Mechanism for the pentamerous whorl emergence

The inward radial gradient of the potential Ug, k (Eq 3) also accounted for the emergence of pentamerous whorls at α > 0. Unlike the case of α = 0, the angular position of the third primordium θ3 at the global minimum of Uini decreases from 90 degrees as α increases (Fig 6A). For example, the recursive calculations for the minimum of Uini gave the angular positions of the two subsequent primordia, θ3 ≅ 62 and θ4 ≅ 267, respectively, at α = 2.0 ( = 6.0, R0 = 20.0, and PMP = 0). Those angular positions were consistent with the numerical results (e.g., Fig 2F and S2B Fig). The gradient of the growth potential ∂Ug,5(r, θ5)/∂r at the edge of the meristem for the fifth primordium that arises at θ5 ≅ 129 is negative (Fig 6B). Therefore, the fifth primordium moves outward at constant velocity so that the tetramerous whorl is unlikely to emerge. The inward-directed potential at the position of the new primordium first appears when the sixth primordium arises around 343 degrees, which was derived by the recursive calculation (Fig 6C). The first primordium (the rightmost potential peak in Fig 6C) prevents the outward movement of the sixth primordium (red circle in Fig 6C). Arrest of radial displacement of the sixth primordium is maintained until the seventh primordium arises to allow the radial gap between these primordia to appear (i.e., a pentamerous whorl emerged). After the appearance, the growth potential gradients of the sixth and the seventh primordia become outward-directed, providing their constant growth with keeping the radial gap to the first whorl. Likewise, the other merosities can be explained by similar recursive calculations of the angular position from the initiation potential (Eq 2) and the radial gradient of the growth potential (Eq 3).

Fig 6. The potential landscape captures pentamerous whorl formation.

A. The angular position of the third primordium as a function of α. B–C. Color-coded growth-potential landscape (top) and the section (bottom) at the angle where the fifth (B) and the sixth (C) primordia arise (white dashed line in the top panel). α = 2.0, = 6.0, R0 = 20.0, σθ = 0.0, λini = λg = 10.0, and PMP = 0 in AC.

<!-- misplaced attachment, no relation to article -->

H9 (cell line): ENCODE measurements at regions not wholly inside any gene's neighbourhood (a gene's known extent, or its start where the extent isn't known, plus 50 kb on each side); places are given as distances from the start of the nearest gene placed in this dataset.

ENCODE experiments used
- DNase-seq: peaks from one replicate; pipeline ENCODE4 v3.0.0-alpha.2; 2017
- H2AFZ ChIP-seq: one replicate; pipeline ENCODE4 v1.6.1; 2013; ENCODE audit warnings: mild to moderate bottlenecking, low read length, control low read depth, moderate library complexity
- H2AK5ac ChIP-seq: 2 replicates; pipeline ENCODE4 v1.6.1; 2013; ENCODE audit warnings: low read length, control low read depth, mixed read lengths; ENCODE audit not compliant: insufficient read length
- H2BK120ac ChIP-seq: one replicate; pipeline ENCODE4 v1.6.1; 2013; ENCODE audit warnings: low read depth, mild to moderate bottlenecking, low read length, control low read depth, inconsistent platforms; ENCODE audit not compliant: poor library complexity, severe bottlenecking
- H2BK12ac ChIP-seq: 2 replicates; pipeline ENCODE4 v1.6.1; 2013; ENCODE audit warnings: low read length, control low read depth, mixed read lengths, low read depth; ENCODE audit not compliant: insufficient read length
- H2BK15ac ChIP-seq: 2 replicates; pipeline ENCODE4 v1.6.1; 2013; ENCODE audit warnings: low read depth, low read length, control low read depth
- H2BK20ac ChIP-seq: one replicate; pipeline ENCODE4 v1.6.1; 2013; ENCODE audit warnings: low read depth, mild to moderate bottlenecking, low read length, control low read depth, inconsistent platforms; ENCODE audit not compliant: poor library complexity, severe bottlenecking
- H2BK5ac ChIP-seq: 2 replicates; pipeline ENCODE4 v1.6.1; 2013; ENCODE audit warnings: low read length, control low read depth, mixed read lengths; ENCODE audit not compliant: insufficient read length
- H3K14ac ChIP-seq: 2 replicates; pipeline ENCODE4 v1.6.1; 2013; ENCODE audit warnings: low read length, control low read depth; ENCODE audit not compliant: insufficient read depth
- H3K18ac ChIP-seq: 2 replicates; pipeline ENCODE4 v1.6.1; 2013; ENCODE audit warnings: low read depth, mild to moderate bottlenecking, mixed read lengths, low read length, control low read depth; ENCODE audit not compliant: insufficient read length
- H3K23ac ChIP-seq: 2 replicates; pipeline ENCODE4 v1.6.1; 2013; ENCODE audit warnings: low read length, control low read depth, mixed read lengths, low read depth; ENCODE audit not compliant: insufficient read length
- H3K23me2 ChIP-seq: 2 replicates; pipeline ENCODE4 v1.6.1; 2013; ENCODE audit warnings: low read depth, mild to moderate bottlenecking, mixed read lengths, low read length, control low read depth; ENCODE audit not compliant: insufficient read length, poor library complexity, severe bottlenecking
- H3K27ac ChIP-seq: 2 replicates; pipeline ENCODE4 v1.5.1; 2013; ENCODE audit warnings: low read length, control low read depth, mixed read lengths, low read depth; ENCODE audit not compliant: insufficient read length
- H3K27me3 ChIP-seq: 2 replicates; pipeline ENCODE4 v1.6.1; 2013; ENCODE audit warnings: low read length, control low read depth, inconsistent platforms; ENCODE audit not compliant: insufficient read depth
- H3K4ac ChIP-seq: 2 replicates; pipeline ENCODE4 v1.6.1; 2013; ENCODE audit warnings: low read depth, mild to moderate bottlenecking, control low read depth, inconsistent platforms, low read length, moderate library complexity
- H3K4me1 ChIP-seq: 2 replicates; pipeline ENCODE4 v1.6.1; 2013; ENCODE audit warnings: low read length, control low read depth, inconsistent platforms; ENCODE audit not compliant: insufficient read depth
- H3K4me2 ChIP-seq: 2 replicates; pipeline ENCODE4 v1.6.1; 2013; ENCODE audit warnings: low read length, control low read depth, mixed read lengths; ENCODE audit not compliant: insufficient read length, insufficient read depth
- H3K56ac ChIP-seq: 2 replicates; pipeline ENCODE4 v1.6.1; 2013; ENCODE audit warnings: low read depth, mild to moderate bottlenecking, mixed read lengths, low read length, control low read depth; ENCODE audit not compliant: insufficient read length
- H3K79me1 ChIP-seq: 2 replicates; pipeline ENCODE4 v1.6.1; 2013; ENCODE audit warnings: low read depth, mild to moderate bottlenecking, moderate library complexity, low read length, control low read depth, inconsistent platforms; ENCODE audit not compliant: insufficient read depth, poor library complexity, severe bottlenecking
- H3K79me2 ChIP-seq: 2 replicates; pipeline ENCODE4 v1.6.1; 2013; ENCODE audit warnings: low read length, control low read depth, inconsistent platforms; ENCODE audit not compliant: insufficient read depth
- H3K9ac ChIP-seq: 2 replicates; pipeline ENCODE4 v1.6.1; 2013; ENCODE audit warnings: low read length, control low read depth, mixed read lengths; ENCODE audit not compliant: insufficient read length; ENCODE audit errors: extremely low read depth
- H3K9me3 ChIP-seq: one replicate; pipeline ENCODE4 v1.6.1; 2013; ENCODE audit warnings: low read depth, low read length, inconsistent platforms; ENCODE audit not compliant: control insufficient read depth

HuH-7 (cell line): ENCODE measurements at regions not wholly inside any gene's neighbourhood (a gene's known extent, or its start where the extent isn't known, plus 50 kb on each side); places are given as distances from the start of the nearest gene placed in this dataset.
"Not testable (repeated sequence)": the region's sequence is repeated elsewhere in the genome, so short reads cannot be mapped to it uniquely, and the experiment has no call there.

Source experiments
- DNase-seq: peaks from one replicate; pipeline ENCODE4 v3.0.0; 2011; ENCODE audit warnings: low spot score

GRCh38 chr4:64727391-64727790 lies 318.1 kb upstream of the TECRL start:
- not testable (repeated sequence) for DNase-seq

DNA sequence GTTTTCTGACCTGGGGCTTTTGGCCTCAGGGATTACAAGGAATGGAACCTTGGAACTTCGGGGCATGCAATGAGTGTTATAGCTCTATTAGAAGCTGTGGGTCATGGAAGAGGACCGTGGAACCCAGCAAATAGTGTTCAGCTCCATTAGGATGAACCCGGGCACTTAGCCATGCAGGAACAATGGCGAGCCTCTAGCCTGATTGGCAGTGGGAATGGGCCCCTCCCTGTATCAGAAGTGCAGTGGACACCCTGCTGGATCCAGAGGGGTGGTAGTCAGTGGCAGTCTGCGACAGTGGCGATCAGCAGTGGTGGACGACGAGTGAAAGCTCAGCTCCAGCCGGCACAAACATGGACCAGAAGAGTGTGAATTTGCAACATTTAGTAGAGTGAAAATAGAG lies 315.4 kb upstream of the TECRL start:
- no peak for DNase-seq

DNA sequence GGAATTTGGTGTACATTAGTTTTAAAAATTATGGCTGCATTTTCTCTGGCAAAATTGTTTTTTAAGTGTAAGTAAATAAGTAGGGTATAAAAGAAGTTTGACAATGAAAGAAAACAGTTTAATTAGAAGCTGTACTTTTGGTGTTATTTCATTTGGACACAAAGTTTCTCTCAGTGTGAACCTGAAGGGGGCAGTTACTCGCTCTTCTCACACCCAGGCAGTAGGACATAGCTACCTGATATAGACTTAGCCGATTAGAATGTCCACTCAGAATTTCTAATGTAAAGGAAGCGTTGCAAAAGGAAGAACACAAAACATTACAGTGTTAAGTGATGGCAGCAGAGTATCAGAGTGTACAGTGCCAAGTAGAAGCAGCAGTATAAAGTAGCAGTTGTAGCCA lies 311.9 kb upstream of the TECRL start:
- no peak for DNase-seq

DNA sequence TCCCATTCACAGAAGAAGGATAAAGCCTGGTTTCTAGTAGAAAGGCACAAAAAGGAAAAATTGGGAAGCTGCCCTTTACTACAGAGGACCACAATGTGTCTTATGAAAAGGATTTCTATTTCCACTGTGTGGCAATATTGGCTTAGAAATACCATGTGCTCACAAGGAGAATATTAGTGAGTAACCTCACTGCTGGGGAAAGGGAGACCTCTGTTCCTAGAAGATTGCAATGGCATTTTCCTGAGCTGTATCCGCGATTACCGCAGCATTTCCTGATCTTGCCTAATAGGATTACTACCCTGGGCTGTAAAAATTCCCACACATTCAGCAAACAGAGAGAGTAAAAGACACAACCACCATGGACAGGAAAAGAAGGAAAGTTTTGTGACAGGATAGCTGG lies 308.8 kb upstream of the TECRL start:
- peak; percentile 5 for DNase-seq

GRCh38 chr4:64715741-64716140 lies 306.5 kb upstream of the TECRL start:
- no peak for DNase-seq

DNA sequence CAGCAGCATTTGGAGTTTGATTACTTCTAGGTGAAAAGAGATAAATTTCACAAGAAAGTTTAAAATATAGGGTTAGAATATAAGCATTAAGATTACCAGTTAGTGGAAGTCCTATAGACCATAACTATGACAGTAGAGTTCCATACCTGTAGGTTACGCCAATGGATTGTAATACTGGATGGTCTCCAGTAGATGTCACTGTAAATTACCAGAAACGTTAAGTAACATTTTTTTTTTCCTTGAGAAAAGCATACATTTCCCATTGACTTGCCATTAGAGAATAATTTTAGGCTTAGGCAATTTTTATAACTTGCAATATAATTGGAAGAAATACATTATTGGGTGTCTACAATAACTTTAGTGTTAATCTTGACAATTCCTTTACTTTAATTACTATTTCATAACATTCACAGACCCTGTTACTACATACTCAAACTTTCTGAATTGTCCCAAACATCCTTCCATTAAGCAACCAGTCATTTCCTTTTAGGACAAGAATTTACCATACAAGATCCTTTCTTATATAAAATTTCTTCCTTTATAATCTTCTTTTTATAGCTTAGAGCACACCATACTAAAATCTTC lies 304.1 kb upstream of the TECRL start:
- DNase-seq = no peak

Relevance of the whorled arrangement to the phyllotactic parameter G

Based on these analytical results (Figs 5 and 6) and the dimensionless parameter G = τV/R0, which represents the natural logarithm of the average plastochron ratio [49, 75], we quantitatively compared the present model against previous phyllotaxis models assuming simultaneous initiation based on the initiation potential [19]. The tetramerous and pentamerous whorls appeared in, at most, 1.3-fold and 1.2-fold ranges of G, respectively, in the earlier study (Fig 4D in [19]); however, they appeared in much wider ranges in our model (i.e., 3-fold to 5-fold and 1.2-fold to 5-fold ranges of G, respectively; Fig 3C). Here, another key parameter is the temporal decay rate of the initiation inhibition α that shorten the transient process approaching to the golden angle (Fig 6A) than those of spiral phyllotaxis [32, 33]. λini, representing the gradient of the initiation potential (Eq 2), little affected the border between the whorled and non-whorled arrangements at α = 0 (Fig 7A and 7B); λini affected the border only when α ≠ 0 (Fig 7C and 7D). The independency of λini at α = 0 is consistent with the result shown by the previous model, which did not incorporate temporal decay of the potential and indicated that the phyllotactic pattern depends little on the functional type of initiation potential [49]. On the other hand, the gradient of the growth potential (Eq 3) regulated by λg caused a drastic transition between the whorled and non-whorled arrangements (Fig 7E and 7F). Unlike G, λini, and α (Fig 6A), λg hardly affects the angular position, as demonstrated in the previous sections, but it controls how far the growth potential works as a barrier to determine the merosities of the whorls (Fig 7E and 7F). Thus, λg, α, and G differentially regulate phyllotaxis of the floral organs, suggesting the involvement of distinct molecular or physiological underpinnings.